During the past four years, two seemingly distinct and ostensibly contradictory narratives have emerged regarding the capability, positioning, and operational strategy of al-Qa`ida. On the one hand, many government leaders and counterterrorism experts have asserted that al-Qa`ida is weakening and too impotent to conduct large-scale attacks—as evidenced by the dearth of al-Qa`ida fighters in Afghanistan, its decreasing financial coffers, and its perceived operational incompetence in executing major attacks against the United States and the West. On the other hand, there are clear examples of al-Qa`ida’s ability to successfully influence and facilitate smaller scale attacks against the United States and around the world—as evidenced by Nidal Hasan’s attack at Fort Hood, the recent airliner packages plot, and Umar Farouk Abdulmuttallab’s attempted attack on an airliner near Detroit on Christmas Day 2009. How does one reconcile these seemingly paradoxical reflections of al-Qa`ida and gain greater conceptual clarity into how al-Qa`ida has evolved as an organization?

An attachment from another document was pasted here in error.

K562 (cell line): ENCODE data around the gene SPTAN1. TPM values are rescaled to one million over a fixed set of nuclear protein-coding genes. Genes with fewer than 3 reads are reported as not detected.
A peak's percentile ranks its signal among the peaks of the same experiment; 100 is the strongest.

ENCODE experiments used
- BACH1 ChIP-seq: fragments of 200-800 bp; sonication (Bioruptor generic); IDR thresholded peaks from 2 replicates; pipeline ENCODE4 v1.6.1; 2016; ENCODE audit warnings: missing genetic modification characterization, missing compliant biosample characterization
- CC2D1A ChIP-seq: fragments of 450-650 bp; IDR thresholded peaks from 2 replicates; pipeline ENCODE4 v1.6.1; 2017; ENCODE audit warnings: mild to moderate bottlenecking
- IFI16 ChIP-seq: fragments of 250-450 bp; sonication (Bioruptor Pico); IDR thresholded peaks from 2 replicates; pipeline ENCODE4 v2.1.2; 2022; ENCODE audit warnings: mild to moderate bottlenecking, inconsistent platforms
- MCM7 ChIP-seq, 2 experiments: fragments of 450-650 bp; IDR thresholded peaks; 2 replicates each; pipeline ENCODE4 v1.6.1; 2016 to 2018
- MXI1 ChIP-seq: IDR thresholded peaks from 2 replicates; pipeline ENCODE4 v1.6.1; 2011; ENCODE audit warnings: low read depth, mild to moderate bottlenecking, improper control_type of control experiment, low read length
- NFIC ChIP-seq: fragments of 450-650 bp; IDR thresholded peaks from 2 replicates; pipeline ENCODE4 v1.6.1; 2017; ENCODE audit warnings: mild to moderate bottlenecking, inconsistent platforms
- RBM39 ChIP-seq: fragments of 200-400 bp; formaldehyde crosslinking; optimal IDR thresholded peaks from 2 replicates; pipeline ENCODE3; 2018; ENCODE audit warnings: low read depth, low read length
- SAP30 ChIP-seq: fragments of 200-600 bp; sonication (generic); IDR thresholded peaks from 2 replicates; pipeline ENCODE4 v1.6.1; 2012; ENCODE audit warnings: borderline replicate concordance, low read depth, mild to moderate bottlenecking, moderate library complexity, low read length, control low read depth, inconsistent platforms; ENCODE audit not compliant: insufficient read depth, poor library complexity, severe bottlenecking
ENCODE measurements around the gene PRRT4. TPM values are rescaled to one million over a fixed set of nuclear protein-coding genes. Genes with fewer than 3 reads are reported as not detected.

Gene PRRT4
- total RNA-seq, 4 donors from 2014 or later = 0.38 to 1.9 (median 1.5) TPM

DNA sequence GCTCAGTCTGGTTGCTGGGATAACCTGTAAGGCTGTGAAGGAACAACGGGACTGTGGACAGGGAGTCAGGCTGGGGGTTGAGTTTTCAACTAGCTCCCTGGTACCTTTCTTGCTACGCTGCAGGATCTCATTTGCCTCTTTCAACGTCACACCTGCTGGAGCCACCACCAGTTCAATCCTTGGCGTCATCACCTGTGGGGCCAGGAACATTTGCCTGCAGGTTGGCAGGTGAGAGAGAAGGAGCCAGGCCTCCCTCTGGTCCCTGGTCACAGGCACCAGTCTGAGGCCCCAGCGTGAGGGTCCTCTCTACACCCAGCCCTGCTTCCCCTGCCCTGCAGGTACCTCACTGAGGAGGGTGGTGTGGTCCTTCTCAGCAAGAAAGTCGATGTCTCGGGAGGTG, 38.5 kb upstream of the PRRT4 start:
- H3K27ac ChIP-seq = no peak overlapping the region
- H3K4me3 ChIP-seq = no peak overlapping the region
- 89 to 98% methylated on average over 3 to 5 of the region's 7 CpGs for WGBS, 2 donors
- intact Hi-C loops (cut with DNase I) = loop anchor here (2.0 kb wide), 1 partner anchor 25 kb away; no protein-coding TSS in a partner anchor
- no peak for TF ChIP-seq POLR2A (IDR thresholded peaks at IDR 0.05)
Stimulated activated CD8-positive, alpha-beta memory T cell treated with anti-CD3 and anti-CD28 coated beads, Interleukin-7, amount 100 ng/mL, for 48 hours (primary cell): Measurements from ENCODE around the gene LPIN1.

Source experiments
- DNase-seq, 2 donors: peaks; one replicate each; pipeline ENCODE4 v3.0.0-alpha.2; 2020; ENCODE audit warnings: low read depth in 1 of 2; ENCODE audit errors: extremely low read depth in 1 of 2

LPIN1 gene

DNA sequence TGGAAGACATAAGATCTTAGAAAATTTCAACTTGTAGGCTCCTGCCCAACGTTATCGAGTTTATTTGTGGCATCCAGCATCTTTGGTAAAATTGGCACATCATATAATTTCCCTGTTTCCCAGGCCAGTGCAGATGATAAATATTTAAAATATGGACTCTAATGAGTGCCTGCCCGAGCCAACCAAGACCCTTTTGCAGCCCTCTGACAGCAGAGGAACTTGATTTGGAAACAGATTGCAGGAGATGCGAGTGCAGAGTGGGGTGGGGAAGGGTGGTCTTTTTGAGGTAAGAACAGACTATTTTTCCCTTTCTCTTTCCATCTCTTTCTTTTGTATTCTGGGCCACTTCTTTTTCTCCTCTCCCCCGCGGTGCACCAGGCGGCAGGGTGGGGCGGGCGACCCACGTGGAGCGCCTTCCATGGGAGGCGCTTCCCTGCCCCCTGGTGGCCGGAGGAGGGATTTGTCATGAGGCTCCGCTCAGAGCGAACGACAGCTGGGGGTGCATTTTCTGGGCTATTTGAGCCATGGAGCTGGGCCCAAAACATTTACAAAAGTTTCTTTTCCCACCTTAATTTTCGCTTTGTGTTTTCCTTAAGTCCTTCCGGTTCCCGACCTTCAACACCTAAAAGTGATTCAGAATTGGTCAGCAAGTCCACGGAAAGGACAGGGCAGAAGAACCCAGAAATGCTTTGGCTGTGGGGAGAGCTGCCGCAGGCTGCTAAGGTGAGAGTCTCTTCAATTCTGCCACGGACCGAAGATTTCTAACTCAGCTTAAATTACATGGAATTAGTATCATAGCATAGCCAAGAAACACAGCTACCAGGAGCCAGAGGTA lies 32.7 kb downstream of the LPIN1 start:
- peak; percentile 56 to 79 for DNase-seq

Gallo, Alex. 2011. "Understanding Al-Qa’ida’s Business Model." CTC Sentinel (January). https://ctc.usma.edu/posts/understanding-al-qaida%E2%80%99s-business-model